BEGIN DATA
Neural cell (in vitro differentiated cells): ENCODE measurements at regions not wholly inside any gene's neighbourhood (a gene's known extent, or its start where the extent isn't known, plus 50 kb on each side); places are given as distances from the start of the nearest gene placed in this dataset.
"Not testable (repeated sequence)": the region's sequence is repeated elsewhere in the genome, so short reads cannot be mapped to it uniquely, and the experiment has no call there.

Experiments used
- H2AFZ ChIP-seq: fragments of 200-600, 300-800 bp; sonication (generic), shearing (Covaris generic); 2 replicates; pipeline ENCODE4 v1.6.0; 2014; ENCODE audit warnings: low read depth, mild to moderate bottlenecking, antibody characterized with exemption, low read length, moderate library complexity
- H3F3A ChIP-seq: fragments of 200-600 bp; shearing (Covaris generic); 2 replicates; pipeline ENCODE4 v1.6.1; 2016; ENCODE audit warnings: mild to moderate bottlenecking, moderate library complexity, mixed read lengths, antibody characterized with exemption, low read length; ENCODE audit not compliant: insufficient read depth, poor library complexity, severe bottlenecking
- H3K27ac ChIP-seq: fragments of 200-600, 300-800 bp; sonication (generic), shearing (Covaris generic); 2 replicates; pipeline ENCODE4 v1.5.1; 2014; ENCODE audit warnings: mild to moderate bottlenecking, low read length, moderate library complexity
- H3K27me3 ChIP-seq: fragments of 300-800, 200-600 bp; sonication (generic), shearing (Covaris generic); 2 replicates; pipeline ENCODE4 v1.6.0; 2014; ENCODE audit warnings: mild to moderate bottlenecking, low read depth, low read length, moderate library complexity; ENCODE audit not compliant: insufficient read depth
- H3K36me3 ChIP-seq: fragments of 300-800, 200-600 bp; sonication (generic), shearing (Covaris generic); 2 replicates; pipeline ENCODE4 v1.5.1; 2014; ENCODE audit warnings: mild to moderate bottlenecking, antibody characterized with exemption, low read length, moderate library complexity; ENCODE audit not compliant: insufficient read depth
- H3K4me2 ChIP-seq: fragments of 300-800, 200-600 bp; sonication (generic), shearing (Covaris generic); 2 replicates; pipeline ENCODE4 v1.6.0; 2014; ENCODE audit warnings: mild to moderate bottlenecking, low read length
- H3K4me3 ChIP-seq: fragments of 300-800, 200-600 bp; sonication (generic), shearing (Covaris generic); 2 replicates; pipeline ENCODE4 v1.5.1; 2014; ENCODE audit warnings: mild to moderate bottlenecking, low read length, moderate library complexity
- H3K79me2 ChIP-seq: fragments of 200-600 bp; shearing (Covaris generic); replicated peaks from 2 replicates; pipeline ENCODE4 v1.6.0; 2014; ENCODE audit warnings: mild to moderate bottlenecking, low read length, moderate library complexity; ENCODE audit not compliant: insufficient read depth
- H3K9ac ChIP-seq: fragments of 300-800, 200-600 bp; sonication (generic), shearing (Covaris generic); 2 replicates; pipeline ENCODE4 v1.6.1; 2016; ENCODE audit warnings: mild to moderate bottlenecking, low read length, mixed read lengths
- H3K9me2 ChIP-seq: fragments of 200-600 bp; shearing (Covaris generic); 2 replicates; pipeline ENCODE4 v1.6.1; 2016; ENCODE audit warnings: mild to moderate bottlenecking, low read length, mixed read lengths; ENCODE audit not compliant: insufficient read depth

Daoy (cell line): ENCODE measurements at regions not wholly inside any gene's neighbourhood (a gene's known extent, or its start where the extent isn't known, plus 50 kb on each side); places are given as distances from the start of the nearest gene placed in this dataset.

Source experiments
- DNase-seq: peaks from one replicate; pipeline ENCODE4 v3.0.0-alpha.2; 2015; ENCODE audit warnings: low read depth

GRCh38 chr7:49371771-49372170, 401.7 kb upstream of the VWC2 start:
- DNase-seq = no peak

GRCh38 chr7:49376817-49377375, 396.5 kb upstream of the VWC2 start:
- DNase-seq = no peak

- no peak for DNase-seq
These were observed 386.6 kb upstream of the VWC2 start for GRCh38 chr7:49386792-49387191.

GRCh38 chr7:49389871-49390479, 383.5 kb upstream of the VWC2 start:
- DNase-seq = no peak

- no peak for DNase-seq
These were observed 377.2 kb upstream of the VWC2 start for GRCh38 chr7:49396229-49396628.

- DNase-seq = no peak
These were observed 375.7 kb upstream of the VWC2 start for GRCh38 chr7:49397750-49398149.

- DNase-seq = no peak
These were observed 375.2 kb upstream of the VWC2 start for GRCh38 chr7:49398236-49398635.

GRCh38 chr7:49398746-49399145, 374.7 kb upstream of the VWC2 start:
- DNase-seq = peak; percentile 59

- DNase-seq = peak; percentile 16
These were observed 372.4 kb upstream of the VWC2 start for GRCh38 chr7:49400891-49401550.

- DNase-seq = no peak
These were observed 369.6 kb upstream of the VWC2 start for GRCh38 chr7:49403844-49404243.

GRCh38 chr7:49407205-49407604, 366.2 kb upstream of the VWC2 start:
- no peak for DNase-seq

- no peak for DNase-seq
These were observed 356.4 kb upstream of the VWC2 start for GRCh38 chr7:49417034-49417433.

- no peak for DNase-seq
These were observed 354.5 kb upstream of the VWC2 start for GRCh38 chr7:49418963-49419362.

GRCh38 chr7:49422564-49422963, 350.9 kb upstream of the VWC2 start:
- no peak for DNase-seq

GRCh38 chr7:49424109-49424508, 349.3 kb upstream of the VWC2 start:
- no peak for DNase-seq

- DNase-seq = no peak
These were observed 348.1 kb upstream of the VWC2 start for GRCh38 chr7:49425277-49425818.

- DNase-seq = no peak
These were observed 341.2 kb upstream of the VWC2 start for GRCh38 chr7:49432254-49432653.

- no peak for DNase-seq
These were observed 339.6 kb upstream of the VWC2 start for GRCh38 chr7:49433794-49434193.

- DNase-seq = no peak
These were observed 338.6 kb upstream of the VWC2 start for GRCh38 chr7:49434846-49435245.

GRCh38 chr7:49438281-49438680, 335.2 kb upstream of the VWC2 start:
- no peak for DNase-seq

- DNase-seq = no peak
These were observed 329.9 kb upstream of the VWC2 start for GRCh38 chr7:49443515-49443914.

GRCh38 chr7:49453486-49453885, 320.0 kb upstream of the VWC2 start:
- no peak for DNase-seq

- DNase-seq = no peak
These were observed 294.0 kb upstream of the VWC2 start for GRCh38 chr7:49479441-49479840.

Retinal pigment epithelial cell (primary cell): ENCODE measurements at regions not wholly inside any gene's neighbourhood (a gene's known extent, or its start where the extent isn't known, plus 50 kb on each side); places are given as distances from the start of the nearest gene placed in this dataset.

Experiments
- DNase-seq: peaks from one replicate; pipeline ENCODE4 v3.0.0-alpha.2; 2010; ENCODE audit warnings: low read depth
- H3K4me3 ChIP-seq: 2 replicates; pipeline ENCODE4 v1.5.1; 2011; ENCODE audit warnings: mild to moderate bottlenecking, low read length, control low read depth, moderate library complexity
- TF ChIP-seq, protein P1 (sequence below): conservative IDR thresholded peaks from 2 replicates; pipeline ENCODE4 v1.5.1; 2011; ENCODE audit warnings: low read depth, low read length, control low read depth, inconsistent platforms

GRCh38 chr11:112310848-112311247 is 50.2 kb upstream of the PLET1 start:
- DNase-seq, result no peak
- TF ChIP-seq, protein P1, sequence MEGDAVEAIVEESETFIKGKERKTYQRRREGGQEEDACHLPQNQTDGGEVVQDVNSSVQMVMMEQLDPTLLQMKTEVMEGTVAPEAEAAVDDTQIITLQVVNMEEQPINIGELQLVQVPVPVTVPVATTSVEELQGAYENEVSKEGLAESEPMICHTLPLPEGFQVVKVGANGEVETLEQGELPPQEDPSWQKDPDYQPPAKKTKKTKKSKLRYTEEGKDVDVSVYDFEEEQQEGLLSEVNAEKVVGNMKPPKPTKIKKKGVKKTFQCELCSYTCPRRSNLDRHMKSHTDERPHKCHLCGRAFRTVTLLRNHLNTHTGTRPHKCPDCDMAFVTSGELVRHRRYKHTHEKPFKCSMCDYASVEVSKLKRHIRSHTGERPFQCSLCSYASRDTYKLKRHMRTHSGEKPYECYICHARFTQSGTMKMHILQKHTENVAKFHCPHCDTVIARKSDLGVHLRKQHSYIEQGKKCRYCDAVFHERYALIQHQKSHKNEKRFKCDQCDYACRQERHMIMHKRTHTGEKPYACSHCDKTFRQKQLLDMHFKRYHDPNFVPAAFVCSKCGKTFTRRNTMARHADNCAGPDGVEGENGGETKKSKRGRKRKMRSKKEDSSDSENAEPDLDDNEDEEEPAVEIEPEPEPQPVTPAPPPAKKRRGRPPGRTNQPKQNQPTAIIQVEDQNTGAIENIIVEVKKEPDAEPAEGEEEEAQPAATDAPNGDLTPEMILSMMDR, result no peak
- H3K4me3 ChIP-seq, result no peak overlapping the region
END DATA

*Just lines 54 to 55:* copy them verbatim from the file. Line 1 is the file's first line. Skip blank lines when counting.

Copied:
These were observed 338.6 kb upstream of the VWC2 start for GRCh38 chr7:49434846-49435245.

GRCh38 chr7:49438281-49438680, 335.2 kb upstream of the VWC2 start: